These designs can vary in sizes and shapes, types of coolant and manufacturing methods. Their major benefit is in reducing the valve head operating temperature, and it will do that by several hundred degrees. In years past, cooled valves have been used on intakes as well, but normally they are only used in the exhaust position. To a large degree that is because they are not cheap. Eaton, by the way, is the only internally cooled valve maker in the U.S.
Back during WWII, both of the major U.S. aircraft engine builders, Wright Aeronautical and Pratt & Whitney, used sodium-cooled valves in the engines they built for the military. The two designs were radically different from each other. Wright used a domed head shape, and P & W used a concave head shape, but they both used sodium as the coolant. Back in the ‘60s, such valves were also used in some high performance applications. Today, internally cooled valves are used in some truck applications and in some light aircraft engines.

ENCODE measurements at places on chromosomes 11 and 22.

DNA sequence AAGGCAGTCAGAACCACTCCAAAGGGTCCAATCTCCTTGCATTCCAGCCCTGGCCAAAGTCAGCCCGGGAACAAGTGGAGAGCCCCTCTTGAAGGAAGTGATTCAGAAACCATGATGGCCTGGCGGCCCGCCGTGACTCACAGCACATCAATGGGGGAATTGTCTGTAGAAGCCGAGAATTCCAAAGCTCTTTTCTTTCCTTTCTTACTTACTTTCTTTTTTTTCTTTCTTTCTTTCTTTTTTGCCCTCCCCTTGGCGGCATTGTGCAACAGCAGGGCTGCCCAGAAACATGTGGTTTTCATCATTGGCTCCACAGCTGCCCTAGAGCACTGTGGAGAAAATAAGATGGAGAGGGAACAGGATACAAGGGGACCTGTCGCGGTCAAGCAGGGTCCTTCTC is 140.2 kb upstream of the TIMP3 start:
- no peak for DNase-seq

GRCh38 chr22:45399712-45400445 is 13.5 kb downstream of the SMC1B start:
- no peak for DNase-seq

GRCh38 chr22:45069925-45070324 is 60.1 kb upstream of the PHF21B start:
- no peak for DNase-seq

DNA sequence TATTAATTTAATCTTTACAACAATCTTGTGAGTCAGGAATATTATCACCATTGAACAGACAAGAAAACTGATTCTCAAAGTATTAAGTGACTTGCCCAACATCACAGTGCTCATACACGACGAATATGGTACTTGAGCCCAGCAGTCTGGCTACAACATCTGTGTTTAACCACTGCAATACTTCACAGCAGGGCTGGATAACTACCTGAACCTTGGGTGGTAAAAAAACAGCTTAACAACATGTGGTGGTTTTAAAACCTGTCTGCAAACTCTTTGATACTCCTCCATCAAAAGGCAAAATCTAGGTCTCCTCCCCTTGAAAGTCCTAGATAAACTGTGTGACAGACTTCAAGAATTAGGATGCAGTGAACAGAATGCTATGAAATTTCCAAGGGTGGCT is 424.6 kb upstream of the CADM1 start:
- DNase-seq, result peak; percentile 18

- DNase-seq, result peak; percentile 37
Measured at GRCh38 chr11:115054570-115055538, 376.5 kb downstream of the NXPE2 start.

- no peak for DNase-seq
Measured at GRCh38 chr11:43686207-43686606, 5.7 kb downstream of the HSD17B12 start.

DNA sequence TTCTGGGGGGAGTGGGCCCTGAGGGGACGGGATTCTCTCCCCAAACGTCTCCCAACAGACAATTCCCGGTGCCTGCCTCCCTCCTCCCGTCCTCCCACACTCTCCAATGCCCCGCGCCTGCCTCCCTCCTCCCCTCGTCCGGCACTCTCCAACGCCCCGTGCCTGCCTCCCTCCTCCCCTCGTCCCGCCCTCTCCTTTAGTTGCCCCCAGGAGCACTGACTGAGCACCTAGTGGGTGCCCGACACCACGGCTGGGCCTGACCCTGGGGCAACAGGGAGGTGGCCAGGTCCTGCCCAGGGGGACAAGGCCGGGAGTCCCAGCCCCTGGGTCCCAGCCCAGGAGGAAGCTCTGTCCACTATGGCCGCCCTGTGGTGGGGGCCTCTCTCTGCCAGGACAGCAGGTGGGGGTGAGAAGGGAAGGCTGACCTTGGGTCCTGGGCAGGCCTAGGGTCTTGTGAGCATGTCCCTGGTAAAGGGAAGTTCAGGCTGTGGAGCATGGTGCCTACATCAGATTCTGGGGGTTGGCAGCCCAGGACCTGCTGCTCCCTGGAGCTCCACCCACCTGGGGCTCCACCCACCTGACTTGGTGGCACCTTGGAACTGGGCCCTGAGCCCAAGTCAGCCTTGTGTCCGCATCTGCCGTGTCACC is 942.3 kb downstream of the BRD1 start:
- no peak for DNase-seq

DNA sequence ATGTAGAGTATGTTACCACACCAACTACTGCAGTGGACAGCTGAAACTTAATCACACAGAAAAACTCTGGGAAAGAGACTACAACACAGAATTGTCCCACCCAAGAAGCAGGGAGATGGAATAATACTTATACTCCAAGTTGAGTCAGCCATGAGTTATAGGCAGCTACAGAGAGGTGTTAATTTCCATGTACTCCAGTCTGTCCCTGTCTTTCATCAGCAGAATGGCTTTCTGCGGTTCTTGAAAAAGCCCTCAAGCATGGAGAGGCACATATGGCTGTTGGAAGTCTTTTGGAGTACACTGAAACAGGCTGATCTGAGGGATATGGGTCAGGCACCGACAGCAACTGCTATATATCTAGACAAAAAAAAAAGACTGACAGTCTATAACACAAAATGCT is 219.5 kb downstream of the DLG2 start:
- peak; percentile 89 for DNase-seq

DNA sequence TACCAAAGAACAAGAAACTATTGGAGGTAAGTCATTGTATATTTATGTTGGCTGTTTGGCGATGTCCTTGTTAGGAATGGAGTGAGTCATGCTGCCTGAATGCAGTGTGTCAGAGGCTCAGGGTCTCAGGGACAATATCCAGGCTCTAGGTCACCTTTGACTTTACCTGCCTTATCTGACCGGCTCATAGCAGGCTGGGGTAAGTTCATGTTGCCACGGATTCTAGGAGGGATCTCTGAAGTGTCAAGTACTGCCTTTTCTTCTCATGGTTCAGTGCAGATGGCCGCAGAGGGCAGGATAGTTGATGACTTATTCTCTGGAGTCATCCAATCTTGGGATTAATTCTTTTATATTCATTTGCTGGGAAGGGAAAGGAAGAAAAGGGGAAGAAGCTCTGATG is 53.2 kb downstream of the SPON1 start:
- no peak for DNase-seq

So what are the coolants and why use different ones? The coolants used in the U.S. are straight metallic sodium (Na) and the eutectic of sodium and potassium (K) or NaK. Eutectic is the mixture of two metals that melts at the lowest temperature of any combination. The eutectic of the two is 78% Na and 22% K, and its melting temperature is 12°F. The melting temperature of sodium is 208°F and that of potassium is 145°F. You can see that the eutectic melts at a much lower level than either of the two pure metals.
In some applications, especially those with long coolant cavities, it is possible for the coolant to actually freeze (solidify) in the cooler end of the cavity in certain operating modes. It doesn’t seem likely, but I know it can happen because I’ve had personal experience with it. In those situations, you want to have the lowest melting point possible to avoid such freezing because the coolant is only effective when it is liquid. Now, let’s look at the properties for a moment.